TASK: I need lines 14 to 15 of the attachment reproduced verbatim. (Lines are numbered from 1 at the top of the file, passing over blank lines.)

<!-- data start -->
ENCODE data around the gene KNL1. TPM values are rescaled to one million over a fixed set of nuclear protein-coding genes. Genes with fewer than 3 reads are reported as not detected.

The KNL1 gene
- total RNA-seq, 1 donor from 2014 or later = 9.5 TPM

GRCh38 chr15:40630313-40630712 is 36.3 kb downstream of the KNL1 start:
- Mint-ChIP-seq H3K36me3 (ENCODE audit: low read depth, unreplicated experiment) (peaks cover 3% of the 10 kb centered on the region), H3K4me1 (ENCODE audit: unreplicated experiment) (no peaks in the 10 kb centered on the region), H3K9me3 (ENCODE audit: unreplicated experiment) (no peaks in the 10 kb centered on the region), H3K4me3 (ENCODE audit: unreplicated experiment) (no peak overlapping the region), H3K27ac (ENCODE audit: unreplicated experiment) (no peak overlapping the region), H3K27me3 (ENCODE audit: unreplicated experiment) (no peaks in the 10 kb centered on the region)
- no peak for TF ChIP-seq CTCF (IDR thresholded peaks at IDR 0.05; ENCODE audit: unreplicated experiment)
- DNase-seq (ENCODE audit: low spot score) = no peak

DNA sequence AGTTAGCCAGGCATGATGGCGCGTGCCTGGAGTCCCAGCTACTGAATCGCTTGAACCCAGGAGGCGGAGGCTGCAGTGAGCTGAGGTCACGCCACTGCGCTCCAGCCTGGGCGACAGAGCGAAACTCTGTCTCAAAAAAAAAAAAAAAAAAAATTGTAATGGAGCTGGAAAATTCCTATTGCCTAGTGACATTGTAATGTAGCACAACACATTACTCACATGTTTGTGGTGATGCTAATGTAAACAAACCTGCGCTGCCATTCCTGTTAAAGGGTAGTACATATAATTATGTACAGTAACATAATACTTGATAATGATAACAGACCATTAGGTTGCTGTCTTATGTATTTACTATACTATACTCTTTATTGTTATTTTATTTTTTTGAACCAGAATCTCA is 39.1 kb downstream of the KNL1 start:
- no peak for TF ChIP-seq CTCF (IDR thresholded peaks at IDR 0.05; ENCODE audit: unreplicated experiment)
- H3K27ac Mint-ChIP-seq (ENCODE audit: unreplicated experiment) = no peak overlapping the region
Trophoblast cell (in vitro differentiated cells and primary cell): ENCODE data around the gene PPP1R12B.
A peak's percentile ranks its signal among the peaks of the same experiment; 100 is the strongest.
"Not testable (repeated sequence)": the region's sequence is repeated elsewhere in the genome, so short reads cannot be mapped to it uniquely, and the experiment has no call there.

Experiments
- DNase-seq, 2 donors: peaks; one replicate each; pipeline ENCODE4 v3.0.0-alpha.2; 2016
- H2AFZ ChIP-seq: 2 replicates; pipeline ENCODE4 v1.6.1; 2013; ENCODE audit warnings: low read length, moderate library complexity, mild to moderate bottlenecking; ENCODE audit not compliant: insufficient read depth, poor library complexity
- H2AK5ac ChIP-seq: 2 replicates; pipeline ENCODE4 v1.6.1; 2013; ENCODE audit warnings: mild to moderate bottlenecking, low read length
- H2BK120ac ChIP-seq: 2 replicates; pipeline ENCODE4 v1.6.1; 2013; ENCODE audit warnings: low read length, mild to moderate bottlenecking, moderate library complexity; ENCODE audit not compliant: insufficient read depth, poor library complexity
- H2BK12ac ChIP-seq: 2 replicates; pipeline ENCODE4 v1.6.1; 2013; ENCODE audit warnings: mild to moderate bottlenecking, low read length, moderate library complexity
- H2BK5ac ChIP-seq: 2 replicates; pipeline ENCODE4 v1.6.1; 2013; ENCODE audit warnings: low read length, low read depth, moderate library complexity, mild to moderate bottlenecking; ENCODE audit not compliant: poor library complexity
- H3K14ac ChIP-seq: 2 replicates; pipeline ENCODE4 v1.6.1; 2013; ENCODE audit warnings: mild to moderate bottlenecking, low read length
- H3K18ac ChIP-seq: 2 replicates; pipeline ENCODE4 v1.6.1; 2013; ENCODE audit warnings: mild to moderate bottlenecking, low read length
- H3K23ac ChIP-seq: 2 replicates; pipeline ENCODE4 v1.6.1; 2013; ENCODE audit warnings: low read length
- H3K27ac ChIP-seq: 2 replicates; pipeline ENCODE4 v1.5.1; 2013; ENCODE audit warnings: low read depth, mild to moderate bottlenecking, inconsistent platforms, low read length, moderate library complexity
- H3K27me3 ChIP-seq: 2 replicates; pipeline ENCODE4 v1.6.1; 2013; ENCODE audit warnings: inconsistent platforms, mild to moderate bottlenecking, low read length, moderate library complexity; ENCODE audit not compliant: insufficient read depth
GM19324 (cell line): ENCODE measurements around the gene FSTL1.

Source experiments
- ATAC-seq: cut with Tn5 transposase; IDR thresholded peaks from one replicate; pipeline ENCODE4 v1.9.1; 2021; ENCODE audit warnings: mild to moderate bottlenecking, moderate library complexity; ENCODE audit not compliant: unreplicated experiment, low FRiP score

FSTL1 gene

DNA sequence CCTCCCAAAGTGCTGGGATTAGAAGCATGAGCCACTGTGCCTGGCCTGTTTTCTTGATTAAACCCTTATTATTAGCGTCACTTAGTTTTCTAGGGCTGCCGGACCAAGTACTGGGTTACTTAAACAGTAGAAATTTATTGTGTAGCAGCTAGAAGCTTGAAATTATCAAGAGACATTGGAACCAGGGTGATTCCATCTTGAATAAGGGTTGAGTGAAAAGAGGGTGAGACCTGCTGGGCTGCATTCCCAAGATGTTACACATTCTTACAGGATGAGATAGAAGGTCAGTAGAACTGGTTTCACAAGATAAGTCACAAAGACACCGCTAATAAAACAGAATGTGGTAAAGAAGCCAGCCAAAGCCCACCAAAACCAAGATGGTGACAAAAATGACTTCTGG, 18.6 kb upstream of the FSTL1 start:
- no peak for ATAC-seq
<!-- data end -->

Experiments
- DNase-seq, 2 donors: peaks; one replicate each; pipeline ENCODE4 v3.0.0-alpha.2; 2016